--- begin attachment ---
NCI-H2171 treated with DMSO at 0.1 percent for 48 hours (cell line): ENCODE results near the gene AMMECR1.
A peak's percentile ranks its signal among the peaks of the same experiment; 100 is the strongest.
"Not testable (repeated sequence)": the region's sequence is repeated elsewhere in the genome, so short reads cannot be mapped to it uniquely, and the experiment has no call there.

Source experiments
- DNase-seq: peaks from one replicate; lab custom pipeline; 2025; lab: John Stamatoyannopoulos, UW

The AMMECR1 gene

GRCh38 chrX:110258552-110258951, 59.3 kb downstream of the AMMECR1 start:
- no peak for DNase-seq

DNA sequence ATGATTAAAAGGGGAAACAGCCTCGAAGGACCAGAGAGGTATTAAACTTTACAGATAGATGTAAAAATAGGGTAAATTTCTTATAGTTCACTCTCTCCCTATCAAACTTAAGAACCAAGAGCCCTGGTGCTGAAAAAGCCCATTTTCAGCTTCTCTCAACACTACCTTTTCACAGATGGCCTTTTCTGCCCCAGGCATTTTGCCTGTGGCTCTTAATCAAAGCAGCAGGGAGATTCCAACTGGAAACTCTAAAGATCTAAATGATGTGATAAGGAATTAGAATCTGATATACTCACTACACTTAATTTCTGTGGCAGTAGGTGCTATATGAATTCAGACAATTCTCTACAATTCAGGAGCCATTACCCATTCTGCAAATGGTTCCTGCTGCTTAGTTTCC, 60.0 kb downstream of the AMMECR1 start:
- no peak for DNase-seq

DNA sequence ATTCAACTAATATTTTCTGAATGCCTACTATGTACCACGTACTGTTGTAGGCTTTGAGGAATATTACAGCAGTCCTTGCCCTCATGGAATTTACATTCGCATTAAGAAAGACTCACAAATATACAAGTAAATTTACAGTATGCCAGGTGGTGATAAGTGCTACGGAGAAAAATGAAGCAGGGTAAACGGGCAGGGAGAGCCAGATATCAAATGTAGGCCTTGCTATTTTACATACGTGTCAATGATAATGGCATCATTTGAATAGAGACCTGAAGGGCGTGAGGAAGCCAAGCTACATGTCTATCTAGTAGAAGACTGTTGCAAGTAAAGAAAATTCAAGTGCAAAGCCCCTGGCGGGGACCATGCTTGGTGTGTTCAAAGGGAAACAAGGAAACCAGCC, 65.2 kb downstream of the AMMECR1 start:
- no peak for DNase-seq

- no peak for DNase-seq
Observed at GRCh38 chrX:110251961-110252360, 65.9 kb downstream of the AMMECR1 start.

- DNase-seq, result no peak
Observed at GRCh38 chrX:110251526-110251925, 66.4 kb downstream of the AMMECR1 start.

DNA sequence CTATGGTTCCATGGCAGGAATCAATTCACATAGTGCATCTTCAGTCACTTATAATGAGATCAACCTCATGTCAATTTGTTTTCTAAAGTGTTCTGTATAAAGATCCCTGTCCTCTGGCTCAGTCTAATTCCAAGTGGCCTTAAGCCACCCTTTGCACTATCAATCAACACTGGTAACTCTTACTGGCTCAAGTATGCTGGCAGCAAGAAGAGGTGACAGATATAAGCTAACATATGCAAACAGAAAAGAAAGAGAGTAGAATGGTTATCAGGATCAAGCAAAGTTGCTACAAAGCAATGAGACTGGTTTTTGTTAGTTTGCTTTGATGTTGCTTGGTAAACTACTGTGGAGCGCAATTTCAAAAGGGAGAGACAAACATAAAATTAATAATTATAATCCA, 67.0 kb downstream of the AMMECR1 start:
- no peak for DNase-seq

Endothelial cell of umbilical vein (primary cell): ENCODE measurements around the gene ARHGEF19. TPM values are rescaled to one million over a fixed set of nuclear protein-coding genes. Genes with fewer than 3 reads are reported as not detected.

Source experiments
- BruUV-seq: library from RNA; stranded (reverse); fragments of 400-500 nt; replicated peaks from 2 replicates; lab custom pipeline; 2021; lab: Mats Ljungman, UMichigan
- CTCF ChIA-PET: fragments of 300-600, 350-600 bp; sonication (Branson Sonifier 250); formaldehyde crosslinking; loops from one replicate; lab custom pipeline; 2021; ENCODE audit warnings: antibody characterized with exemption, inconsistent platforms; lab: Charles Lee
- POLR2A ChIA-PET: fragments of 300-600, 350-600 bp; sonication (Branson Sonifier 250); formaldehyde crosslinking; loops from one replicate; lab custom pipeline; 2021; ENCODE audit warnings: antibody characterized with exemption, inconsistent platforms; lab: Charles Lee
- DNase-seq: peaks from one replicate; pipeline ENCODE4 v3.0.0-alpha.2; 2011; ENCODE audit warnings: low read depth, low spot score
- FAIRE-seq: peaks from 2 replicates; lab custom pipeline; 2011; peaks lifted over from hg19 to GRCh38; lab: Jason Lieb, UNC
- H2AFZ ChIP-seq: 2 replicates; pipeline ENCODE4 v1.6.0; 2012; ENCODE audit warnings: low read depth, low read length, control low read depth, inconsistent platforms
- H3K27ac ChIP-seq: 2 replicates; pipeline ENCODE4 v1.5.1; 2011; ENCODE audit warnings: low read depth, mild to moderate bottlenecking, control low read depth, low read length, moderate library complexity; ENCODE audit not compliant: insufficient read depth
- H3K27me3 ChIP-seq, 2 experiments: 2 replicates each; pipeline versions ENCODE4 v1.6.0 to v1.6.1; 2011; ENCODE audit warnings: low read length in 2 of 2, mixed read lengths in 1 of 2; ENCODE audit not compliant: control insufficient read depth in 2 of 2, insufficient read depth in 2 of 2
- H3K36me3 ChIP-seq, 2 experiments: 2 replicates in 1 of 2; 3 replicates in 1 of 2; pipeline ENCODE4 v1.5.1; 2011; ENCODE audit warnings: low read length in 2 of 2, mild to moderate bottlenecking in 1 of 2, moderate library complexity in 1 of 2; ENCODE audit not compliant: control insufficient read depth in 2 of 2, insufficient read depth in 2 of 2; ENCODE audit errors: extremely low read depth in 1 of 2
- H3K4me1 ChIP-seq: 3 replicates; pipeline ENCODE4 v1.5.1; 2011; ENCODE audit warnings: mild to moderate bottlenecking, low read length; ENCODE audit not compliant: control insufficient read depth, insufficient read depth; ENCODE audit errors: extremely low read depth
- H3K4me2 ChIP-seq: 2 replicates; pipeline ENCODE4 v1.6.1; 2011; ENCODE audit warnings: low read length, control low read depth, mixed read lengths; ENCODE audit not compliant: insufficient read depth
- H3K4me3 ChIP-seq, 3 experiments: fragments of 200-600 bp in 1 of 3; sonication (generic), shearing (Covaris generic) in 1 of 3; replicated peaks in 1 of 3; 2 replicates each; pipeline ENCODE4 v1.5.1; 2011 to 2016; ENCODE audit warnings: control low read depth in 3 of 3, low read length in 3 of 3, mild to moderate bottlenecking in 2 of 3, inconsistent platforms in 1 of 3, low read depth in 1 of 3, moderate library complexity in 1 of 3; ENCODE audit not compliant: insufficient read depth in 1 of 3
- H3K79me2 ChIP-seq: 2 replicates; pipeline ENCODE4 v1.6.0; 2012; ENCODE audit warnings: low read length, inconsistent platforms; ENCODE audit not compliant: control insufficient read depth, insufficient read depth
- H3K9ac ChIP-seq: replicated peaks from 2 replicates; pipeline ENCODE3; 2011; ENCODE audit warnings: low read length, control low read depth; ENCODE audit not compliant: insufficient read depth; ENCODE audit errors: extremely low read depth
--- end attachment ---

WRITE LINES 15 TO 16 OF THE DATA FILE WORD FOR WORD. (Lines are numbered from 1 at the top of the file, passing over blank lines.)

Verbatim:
- DNase-seq, result no peak
Observed at GRCh38 chrX:110251526-110251925, 66.4 kb downstream of the AMMECR1 start.